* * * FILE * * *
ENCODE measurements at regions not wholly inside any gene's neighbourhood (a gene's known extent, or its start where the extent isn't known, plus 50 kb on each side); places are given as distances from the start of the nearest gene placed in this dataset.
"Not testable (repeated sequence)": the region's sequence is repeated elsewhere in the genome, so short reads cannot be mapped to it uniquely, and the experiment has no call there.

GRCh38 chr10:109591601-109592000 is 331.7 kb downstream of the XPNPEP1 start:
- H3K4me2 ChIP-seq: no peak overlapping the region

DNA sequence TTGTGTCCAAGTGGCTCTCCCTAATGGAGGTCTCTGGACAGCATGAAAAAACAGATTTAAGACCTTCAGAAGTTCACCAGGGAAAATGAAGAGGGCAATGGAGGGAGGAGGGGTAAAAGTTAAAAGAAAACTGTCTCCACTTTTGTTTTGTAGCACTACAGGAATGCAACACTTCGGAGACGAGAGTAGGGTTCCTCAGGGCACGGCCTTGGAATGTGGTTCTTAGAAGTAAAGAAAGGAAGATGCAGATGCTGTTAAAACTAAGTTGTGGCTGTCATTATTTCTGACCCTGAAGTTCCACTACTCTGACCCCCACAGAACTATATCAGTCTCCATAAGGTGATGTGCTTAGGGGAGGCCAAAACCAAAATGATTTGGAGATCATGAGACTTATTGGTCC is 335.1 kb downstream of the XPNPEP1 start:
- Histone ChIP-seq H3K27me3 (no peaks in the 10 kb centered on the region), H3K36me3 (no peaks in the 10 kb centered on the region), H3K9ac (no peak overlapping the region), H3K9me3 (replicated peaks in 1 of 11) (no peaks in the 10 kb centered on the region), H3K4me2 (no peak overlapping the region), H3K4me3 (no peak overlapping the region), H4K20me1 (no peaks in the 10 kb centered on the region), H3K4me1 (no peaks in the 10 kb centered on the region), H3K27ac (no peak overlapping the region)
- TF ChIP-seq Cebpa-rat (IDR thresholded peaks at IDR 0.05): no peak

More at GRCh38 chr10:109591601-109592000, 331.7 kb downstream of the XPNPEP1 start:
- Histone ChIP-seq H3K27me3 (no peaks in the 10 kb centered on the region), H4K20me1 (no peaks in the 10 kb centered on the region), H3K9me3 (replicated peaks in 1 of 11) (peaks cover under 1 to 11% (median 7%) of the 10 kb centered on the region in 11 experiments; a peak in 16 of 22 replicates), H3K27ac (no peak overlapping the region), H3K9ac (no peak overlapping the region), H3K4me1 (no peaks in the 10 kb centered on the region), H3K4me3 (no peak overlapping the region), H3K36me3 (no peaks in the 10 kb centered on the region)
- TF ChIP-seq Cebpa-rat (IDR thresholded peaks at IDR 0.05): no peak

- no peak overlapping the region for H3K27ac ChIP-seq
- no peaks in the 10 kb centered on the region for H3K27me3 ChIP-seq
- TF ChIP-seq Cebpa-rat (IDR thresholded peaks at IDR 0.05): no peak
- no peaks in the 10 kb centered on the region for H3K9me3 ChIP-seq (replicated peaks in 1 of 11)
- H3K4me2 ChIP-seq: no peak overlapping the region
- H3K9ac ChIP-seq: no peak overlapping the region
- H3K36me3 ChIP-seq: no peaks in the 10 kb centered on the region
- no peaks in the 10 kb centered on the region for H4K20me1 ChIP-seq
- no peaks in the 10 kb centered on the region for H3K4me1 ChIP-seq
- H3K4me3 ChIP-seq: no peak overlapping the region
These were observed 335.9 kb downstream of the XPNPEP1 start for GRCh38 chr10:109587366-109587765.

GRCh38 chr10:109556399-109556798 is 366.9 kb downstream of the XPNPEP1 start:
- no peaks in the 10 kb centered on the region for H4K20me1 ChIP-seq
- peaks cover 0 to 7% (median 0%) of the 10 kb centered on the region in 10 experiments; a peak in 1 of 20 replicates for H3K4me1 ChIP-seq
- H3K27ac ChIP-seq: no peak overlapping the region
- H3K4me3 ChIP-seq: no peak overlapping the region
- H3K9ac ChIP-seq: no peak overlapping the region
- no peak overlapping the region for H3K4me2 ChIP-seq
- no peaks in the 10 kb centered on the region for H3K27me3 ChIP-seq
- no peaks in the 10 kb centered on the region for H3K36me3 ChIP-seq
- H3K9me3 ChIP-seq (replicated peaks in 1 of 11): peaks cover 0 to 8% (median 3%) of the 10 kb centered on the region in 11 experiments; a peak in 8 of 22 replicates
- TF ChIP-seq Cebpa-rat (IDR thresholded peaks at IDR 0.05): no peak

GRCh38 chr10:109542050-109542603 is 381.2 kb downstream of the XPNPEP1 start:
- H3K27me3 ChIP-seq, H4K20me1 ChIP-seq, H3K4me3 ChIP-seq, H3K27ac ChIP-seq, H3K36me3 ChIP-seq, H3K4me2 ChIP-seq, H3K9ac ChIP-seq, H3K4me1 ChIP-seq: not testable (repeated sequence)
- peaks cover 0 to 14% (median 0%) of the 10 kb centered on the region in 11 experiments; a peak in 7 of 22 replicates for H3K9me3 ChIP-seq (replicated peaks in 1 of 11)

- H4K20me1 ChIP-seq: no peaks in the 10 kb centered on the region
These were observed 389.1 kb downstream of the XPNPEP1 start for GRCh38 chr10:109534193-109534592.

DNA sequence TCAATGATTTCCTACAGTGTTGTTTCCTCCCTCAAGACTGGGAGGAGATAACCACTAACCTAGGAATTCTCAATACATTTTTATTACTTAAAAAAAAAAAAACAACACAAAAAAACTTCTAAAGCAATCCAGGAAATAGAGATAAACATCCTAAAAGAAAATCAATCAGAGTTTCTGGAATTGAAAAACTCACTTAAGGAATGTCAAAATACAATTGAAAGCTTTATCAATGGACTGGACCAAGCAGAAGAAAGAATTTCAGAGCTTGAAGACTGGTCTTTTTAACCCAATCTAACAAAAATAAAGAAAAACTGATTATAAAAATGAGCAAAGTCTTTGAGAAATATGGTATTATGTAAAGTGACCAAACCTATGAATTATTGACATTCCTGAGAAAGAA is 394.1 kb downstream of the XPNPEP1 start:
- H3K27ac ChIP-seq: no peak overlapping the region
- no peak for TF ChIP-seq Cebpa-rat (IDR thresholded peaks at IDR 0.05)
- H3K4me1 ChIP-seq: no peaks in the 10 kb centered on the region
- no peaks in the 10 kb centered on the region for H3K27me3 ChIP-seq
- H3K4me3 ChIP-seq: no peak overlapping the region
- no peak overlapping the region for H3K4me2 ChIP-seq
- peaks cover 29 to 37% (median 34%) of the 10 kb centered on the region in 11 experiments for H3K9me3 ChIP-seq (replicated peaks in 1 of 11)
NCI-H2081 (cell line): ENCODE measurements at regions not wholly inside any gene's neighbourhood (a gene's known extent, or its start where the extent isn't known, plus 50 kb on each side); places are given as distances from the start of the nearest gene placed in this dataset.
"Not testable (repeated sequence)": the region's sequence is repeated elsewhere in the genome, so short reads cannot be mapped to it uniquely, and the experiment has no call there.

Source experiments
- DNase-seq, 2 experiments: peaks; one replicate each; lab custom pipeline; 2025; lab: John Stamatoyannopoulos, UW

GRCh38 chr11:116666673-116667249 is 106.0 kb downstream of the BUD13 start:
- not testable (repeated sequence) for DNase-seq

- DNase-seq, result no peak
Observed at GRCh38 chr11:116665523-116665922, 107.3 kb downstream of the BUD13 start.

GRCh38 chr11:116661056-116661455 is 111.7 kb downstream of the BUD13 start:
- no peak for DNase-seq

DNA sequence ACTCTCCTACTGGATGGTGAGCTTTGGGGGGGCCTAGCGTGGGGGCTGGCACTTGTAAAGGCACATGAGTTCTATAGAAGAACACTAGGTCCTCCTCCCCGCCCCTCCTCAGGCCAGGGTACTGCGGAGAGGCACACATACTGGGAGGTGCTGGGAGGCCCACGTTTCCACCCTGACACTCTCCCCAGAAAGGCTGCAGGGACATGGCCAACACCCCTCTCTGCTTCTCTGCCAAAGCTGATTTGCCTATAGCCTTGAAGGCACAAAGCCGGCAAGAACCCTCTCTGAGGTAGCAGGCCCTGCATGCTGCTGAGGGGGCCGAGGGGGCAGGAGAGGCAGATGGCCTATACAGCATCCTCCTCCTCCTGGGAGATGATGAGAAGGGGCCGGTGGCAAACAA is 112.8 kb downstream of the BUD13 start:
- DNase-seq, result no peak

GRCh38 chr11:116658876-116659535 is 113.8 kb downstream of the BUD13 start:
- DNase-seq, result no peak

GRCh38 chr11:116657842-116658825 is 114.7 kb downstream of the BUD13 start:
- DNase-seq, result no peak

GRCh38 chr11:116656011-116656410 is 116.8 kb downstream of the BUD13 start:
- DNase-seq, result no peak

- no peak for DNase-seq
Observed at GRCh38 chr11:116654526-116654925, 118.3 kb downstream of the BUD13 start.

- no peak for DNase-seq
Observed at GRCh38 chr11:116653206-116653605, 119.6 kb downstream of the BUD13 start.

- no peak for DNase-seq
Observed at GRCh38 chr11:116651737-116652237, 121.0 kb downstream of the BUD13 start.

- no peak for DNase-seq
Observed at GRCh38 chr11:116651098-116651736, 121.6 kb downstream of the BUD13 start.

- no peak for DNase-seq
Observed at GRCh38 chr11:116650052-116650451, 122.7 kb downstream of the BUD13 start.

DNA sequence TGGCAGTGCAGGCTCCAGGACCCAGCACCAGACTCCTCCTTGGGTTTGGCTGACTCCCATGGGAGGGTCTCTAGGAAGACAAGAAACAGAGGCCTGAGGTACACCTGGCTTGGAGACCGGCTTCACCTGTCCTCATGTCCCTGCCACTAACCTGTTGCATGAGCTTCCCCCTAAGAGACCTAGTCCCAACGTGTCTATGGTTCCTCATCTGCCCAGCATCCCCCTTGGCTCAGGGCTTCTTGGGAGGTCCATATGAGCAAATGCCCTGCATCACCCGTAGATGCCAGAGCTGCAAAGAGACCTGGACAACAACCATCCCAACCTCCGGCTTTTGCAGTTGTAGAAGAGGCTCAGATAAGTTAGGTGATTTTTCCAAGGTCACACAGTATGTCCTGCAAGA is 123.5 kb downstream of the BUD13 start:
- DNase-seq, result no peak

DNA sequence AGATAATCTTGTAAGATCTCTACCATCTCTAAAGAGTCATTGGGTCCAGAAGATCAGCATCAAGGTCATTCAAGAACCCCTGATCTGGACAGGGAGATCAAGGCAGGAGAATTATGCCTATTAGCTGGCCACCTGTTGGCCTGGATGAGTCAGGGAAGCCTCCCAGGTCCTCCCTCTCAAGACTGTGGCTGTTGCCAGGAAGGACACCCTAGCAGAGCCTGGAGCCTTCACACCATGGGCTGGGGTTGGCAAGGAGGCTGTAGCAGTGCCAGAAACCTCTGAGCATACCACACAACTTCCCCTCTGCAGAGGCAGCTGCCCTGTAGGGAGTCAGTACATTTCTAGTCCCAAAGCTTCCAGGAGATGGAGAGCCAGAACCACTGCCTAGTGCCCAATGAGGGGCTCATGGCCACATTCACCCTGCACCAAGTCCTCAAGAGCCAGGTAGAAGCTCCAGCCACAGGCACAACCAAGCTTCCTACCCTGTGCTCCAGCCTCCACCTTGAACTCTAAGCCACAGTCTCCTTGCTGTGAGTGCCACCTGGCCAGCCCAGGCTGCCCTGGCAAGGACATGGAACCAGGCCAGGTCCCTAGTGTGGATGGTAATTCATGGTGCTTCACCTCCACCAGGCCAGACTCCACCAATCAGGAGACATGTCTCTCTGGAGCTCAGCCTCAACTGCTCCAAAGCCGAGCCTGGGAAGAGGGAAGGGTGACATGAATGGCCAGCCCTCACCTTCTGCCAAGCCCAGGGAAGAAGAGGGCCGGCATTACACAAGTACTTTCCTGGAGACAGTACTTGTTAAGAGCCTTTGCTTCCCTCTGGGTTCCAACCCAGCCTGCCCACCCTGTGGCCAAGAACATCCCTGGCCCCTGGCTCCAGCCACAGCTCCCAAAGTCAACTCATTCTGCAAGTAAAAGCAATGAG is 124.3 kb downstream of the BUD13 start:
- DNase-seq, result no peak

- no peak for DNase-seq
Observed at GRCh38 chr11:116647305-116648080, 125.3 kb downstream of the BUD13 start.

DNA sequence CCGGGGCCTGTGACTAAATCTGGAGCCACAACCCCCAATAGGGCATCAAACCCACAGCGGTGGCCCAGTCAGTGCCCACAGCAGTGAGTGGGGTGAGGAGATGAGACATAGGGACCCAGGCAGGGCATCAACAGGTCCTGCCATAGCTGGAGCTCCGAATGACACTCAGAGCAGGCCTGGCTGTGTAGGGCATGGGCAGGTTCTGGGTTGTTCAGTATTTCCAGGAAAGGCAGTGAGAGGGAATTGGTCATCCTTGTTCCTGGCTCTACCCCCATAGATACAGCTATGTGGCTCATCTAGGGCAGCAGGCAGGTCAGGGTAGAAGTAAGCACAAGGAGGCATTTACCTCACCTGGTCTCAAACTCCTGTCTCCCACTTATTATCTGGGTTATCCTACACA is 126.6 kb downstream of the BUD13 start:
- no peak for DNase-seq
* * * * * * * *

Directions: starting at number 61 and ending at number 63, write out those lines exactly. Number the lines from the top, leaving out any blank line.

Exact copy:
- DNase-seq, result no peak

GRCh38 chr11:116656011-116656410 is 116.8 kb downstream of the BUD13 start:
- DNase-seq, result no peak